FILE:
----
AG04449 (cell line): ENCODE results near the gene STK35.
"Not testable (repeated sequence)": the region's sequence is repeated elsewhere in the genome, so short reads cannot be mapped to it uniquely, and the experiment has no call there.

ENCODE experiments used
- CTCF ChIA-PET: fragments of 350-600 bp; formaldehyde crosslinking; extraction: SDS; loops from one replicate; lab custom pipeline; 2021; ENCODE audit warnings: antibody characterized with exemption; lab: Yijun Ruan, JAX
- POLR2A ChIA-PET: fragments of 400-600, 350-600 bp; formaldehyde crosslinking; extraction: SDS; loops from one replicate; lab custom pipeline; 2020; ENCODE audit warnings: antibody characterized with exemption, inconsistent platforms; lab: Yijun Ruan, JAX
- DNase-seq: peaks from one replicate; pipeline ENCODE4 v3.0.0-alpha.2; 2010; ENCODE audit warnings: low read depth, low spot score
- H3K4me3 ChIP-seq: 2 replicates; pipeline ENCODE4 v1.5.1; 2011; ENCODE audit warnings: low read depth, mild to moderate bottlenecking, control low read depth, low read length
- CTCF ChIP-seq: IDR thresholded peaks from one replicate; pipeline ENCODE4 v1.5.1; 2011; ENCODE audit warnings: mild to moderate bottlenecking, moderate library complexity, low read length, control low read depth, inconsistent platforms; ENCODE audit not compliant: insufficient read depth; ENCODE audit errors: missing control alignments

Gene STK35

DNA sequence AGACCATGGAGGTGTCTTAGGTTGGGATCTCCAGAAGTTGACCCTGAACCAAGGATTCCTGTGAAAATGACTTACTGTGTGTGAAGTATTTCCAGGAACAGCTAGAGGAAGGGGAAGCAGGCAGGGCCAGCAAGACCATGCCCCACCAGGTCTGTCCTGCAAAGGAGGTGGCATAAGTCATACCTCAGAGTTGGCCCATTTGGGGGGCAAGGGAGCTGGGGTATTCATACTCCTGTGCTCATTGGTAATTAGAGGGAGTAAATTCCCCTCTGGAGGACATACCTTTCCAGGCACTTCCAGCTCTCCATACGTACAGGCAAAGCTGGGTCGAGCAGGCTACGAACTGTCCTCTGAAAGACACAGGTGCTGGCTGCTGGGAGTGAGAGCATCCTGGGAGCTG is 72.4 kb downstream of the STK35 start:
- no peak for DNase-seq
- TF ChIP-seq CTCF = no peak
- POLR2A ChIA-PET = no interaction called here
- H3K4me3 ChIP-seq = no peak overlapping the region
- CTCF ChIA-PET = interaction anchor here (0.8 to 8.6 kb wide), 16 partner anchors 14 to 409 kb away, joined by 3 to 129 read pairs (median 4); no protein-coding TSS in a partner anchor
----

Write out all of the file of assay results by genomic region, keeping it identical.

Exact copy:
AG04449 (cell line): ENCODE results near the gene STK35.
"Not testable (repeated sequence)": the region's sequence is repeated elsewhere in the genome, so short reads cannot be mapped to it uniquely, and the experiment has no call there.

ENCODE experiments used
- CTCF ChIA-PET: fragments of 350-600 bp; formaldehyde crosslinking; extraction: SDS; loops from one replicate; lab custom pipeline; 2021; ENCODE audit warnings: antibody characterized with exemption; lab: Yijun Ruan, JAX
- POLR2A ChIA-PET: fragments of 400-600, 350-600 bp; formaldehyde crosslinking; extraction: SDS; loops from one replicate; lab custom pipeline; 2020; ENCODE audit warnings: antibody characterized with exemption, inconsistent platforms; lab: Yijun Ruan, JAX
- DNase-seq: peaks from one replicate; pipeline ENCODE4 v3.0.0-alpha.2; 2010; ENCODE audit warnings: low read depth, low spot score
- H3K4me3 ChIP-seq: 2 replicates; pipeline ENCODE4 v1.5.1; 2011; ENCODE audit warnings: low read depth, mild to moderate bottlenecking, control low read depth, low read length
- CTCF ChIP-seq: IDR thresholded peaks from one replicate; pipeline ENCODE4 v1.5.1; 2011; ENCODE audit warnings: mild to moderate bottlenecking, moderate library complexity, low read length, control low read depth, inconsistent platforms; ENCODE audit not compliant: insufficient read depth; ENCODE audit errors: missing control alignments

Gene STK35

DNA sequence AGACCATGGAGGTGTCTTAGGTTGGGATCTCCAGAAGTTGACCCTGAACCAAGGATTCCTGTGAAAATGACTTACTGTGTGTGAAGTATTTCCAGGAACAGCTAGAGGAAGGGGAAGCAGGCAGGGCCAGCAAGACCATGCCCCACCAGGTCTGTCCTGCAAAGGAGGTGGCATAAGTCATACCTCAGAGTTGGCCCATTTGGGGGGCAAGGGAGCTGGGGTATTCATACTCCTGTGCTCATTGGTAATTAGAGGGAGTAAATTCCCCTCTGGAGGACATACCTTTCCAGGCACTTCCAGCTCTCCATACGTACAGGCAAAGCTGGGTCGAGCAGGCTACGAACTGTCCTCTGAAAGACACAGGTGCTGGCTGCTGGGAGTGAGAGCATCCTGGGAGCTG is 72.4 kb downstream of the STK35 start:
- no peak for DNase-seq
- TF ChIP-seq CTCF = no peak
- POLR2A ChIA-PET = no interaction called here
- H3K4me3 ChIP-seq = no peak overlapping the region
- CTCF ChIA-PET = interaction anchor here (0.8 to 8.6 kb wide), 16 partner anchors 14 to 409 kb away, joined by 3 to 129 read pairs (median 4); no protein-coding TSS in a partner anchor